Identifier

etd-01282014-101732

Degree

Doctor of Philosophy (PhD)

Department

Educational Theory, Policy, and Practice

Document Type

Dissertation

Abstract

Informal science education centers, including aquariums, are often tasked with educating the general public on conservation issues, natural environments, and general science topics. The public tends to see these centers as entertaining leisure destinations in which they have the opportunity to learn something about the presented information. It is widely accepted that learning in informal environments is shaped by the learner’s motivations, interests, background knowledge, and social interactions. However, these impacting factors are rarely studied in depth, particularly across different types of visitors. This qualitative case study project integrates original research on visitor interests, motivations, and self-reported learning into the design of an educational material that provides visitors with guidance but still aligns with the free-choice nature of the aquarium. To determine visitor motivations, interests, and self-reported learning, the researcher interviewed 122 visitors to an aquarium; these visitors encompassed a variety of group types. Information from this phase was used to create two novel, unique sets of educational materials—the Visitors’ Interpersonal (VIP) Discussion Guides—that contained open-ended questions designed to spark science-based conversations among family groups with elementary school-aged children (n=6) and social groups of college-aged young adults (n=7). Interviews, observations, and document analyses allowed the researcher to assess the impact of VIP Discussion Guides use on the group’s visit experience and science-based conversations. Use of the VIP Discussion Guides increased the number and depth of science-based conversations among family groups with elementary school-aged children as well as among social groups of college-aged young adults. Visitors reported greater engagement in conversations and increased learning due to use of the VIP Discussion Guides. Additionally, all participating visitors stated that they enjoyed using the VIP Discussion Guides and would be interested in using a similar guide in the future. The results from qualitative studies typically do not generalize to different situations, but the methods, VIP Discussion Guides, and conclusions from this research could provide a blue-print for other institutions seeking to design educational materials to increase science-based conversations among their own visitors.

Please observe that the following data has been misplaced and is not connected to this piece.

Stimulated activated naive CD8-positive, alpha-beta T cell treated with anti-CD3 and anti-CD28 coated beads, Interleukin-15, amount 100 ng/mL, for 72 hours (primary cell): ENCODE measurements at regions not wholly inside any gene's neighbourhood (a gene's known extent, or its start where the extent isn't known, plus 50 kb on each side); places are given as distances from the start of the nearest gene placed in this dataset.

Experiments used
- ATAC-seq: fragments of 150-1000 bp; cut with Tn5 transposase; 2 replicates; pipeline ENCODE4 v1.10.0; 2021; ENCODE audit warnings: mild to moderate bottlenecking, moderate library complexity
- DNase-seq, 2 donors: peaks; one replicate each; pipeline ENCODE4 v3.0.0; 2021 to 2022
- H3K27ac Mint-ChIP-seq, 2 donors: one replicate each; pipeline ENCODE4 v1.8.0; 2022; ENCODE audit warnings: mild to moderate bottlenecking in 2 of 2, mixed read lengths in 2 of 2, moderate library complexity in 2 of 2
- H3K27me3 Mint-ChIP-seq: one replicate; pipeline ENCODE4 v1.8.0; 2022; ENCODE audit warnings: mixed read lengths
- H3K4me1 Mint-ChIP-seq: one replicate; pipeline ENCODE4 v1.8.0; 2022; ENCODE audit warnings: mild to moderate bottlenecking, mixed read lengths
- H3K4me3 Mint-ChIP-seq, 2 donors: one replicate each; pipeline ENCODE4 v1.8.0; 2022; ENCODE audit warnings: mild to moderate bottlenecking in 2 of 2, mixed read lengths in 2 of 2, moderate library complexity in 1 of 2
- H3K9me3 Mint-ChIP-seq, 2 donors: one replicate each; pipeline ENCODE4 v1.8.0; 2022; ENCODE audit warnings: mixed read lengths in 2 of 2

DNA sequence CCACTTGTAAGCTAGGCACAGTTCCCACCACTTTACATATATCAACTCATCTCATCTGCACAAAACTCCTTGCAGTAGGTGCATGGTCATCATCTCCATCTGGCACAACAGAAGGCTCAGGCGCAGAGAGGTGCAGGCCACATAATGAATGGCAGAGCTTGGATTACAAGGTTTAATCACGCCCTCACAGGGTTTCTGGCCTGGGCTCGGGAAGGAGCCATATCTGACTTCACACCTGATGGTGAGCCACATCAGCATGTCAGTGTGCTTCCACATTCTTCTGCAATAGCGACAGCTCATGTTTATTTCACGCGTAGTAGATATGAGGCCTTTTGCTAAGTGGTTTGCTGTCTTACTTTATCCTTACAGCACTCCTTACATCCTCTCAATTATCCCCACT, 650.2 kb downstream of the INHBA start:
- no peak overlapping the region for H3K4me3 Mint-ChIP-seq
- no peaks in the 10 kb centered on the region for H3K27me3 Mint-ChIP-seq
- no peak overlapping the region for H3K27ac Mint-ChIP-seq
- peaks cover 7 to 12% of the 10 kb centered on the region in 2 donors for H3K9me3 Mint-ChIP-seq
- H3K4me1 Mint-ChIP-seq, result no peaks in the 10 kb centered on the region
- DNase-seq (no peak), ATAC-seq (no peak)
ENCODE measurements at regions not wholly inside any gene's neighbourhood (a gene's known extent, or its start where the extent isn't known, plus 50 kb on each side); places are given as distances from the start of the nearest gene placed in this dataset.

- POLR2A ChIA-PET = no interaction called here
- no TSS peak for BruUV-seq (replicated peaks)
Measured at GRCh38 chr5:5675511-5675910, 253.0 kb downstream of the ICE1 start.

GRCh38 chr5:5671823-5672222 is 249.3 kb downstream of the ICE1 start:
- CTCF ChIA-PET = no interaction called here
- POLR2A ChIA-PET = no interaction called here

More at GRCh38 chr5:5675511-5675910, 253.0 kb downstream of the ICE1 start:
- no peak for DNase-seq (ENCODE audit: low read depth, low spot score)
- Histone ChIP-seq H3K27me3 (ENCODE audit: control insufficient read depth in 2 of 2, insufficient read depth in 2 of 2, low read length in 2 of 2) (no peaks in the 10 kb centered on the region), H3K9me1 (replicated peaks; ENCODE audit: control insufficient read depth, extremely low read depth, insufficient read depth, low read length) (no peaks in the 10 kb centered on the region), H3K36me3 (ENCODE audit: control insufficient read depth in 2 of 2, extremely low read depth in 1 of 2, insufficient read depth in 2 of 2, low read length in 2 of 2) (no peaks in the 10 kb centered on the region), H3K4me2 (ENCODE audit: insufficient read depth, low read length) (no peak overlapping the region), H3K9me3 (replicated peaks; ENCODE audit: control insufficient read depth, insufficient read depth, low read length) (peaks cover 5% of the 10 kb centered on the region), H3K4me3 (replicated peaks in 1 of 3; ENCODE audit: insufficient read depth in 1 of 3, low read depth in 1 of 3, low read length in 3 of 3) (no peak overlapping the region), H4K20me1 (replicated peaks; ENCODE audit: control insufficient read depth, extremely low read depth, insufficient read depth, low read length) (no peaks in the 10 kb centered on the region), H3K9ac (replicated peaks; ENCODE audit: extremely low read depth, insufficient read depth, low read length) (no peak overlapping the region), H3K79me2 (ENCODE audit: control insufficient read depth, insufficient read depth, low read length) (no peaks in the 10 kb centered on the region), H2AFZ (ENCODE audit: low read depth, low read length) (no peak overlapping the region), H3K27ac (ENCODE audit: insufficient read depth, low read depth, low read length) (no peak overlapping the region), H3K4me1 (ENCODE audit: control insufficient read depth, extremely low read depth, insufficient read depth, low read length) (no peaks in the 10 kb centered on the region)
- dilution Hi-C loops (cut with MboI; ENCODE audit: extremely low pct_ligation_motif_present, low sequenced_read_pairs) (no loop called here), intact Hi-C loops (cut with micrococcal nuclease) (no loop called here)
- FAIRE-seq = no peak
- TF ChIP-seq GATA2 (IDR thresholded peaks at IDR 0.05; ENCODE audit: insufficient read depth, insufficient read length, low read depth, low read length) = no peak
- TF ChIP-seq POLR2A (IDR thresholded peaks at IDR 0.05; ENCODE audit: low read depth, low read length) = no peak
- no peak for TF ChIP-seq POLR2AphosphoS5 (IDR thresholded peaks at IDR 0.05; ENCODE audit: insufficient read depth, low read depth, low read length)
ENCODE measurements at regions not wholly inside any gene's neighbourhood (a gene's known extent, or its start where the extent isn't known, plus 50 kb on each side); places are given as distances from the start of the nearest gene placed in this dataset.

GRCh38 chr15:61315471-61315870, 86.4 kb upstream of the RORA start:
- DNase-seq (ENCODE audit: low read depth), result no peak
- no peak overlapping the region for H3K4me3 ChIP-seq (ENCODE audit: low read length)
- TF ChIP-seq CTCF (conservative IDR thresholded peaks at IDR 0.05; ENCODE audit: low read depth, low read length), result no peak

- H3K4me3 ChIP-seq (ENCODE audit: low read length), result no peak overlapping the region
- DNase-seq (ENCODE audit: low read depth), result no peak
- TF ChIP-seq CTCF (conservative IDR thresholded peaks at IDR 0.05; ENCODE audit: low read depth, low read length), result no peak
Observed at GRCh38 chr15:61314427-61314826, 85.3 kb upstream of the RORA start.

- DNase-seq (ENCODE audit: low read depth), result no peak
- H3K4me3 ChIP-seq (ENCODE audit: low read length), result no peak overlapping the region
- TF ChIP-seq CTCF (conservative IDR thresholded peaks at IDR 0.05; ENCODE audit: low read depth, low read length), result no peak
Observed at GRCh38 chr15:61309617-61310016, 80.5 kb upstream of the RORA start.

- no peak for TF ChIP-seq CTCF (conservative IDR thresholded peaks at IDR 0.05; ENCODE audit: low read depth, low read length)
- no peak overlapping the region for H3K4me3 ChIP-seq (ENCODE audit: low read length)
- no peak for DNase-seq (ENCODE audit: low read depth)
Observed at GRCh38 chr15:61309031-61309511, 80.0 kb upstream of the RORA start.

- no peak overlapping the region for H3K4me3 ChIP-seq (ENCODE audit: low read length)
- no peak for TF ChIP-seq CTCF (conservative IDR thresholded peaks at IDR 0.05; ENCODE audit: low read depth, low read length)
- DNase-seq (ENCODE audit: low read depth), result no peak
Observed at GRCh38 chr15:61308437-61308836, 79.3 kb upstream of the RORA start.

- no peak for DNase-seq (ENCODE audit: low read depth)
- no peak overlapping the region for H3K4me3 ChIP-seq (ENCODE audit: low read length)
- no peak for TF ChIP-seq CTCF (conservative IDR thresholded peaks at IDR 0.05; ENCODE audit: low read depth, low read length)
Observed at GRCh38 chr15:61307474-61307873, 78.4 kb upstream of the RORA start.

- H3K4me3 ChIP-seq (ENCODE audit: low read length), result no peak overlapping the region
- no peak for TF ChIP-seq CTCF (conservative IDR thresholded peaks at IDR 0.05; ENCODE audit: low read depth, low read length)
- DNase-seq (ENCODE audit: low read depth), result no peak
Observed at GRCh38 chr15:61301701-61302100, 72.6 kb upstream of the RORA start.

Date

2014

Document Availability at the Time of Submission

Release the entire work immediately for access worldwide.

Committee Chair

Blanchard, Pamela

Included in

Education Commons

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